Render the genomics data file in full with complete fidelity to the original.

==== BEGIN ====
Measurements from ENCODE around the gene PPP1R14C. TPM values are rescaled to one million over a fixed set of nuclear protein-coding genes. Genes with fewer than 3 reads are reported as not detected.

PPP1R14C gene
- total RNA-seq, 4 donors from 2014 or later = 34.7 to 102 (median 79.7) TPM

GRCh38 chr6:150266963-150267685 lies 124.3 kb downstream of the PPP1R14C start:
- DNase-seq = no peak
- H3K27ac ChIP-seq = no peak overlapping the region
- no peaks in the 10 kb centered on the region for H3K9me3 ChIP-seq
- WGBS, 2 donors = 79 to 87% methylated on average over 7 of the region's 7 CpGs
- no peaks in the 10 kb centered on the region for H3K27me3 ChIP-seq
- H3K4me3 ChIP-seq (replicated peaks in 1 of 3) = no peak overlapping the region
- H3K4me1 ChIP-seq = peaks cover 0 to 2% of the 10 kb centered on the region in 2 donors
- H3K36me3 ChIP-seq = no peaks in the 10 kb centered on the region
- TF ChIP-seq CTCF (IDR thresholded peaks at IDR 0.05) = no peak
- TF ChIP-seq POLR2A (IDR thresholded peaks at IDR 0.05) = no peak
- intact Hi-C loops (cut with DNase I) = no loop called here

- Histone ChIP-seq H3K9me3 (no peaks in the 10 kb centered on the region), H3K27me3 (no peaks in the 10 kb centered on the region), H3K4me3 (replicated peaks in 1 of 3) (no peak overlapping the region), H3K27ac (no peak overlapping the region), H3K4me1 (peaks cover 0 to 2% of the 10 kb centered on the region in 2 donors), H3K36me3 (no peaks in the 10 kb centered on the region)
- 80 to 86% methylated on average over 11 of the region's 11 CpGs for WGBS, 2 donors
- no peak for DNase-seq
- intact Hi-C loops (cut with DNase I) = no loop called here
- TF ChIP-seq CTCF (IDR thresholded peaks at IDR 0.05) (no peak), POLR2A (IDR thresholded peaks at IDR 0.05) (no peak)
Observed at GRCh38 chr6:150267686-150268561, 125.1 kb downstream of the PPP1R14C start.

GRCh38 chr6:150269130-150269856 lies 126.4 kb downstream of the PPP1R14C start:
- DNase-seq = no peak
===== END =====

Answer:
Measurements from ENCODE around the gene PPP1R14C. TPM values are rescaled to one million over a fixed set of nuclear protein-coding genes. Genes with fewer than 3 reads are reported as not detected.

PPP1R14C gene
- total RNA-seq, 4 donors from 2014 or later = 34.7 to 102 (median 79.7) TPM

GRCh38 chr6:150266963-150267685 lies 124.3 kb downstream of the PPP1R14C start:
- DNase-seq = no peak
- H3K27ac ChIP-seq = no peak overlapping the region
- no peaks in the 10 kb centered on the region for H3K9me3 ChIP-seq
- WGBS, 2 donors = 79 to 87% methylated on average over 7 of the region's 7 CpGs
- no peaks in the 10 kb centered on the region for H3K27me3 ChIP-seq
- H3K4me3 ChIP-seq (replicated peaks in 1 of 3) = no peak overlapping the region
- H3K4me1 ChIP-seq = peaks cover 0 to 2% of the 10 kb centered on the region in 2 donors
- H3K36me3 ChIP-seq = no peaks in the 10 kb centered on the region
- TF ChIP-seq CTCF (IDR thresholded peaks at IDR 0.05) = no peak
- TF ChIP-seq POLR2A (IDR thresholded peaks at IDR 0.05) = no peak
- intact Hi-C loops (cut with DNase I) = no loop called here

- Histone ChIP-seq H3K9me3 (no peaks in the 10 kb centered on the region), H3K27me3 (no peaks in the 10 kb centered on the region), H3K4me3 (replicated peaks in 1 of 3) (no peak overlapping the region), H3K27ac (no peak overlapping the region), H3K4me1 (peaks cover 0 to 2% of the 10 kb centered on the region in 2 donors), H3K36me3 (no peaks in the 10 kb centered on the region)
- 80 to 86% methylated on average over 11 of the region's 11 CpGs for WGBS, 2 donors
- no peak for DNase-seq
- intact Hi-C loops (cut with DNase I) = no loop called here
- TF ChIP-seq CTCF (IDR thresholded peaks at IDR 0.05) (no peak), POLR2A (IDR thresholded peaks at IDR 0.05) (no peak)
Observed at GRCh38 chr6:150267686-150268561, 125.1 kb downstream of the PPP1R14C start.

GRCh38 chr6:150269130-150269856 lies 126.4 kb downstream of the PPP1R14C start:
- DNase-seq = no peak